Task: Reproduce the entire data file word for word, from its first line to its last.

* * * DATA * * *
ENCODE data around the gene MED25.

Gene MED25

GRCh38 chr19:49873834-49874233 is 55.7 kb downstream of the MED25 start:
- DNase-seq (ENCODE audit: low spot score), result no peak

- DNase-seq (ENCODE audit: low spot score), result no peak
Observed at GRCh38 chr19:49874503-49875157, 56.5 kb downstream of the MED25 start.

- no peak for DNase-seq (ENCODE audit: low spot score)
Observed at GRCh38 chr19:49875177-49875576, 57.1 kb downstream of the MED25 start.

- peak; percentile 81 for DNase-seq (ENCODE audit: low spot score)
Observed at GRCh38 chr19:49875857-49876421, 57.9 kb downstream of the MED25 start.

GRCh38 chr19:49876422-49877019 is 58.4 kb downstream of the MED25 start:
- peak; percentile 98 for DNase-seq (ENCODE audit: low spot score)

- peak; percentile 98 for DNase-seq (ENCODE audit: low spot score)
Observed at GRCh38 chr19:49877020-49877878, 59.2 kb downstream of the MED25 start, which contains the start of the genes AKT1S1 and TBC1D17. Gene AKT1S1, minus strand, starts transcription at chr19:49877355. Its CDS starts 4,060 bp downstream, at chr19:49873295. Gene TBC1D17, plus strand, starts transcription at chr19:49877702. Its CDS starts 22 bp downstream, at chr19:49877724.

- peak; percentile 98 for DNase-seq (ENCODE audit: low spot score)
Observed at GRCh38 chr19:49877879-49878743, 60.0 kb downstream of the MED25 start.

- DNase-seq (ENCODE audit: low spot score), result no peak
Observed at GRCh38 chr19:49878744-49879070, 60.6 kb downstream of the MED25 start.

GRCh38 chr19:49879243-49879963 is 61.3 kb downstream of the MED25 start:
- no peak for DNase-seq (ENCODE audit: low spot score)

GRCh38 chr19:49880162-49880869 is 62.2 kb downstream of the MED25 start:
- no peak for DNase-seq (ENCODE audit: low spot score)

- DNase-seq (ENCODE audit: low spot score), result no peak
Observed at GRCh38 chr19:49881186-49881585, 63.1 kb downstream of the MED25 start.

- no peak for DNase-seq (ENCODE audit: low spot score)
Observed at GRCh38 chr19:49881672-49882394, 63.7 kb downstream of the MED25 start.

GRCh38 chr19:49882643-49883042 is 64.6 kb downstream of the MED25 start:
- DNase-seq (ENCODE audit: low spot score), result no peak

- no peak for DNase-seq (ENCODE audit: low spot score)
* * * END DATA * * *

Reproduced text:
ENCODE data around the gene MED25.

Gene MED25

GRCh38 chr19:49873834-49874233 is 55.7 kb downstream of the MED25 start:
- DNase-seq (ENCODE audit: low spot score), result no peak

- DNase-seq (ENCODE audit: low spot score), result no peak
Observed at GRCh38 chr19:49874503-49875157, 56.5 kb downstream of the MED25 start.

- no peak for DNase-seq (ENCODE audit: low spot score)
Observed at GRCh38 chr19:49875177-49875576, 57.1 kb downstream of the MED25 start.

- peak; percentile 81 for DNase-seq (ENCODE audit: low spot score)
Observed at GRCh38 chr19:49875857-49876421, 57.9 kb downstream of the MED25 start.

GRCh38 chr19:49876422-49877019 is 58.4 kb downstream of the MED25 start:
- peak; percentile 98 for DNase-seq (ENCODE audit: low spot score)

- peak; percentile 98 for DNase-seq (ENCODE audit: low spot score)
Observed at GRCh38 chr19:49877020-49877878, 59.2 kb downstream of the MED25 start, which contains the start of the genes AKT1S1 and TBC1D17. Gene AKT1S1, minus strand, starts transcription at chr19:49877355. Its CDS starts 4,060 bp downstream, at chr19:49873295. Gene TBC1D17, plus strand, starts transcription at chr19:49877702. Its CDS starts 22 bp downstream, at chr19:49877724.

- peak; percentile 98 for DNase-seq (ENCODE audit: low spot score)
Observed at GRCh38 chr19:49877879-49878743, 60.0 kb downstream of the MED25 start.

- DNase-seq (ENCODE audit: low spot score), result no peak
Observed at GRCh38 chr19:49878744-49879070, 60.6 kb downstream of the MED25 start.

GRCh38 chr19:49879243-49879963 is 61.3 kb downstream of the MED25 start:
- no peak for DNase-seq (ENCODE audit: low spot score)

GRCh38 chr19:49880162-49880869 is 62.2 kb downstream of the MED25 start:
- no peak for DNase-seq (ENCODE audit: low spot score)

- DNase-seq (ENCODE audit: low spot score), result no peak
Observed at GRCh38 chr19:49881186-49881585, 63.1 kb downstream of the MED25 start.

- no peak for DNase-seq (ENCODE audit: low spot score)
Observed at GRCh38 chr19:49881672-49882394, 63.7 kb downstream of the MED25 start.

GRCh38 chr19:49882643-49883042 is 64.6 kb downstream of the MED25 start:
- DNase-seq (ENCODE audit: low spot score), result no peak

- no peak for DNase-seq (ENCODE audit: low spot score)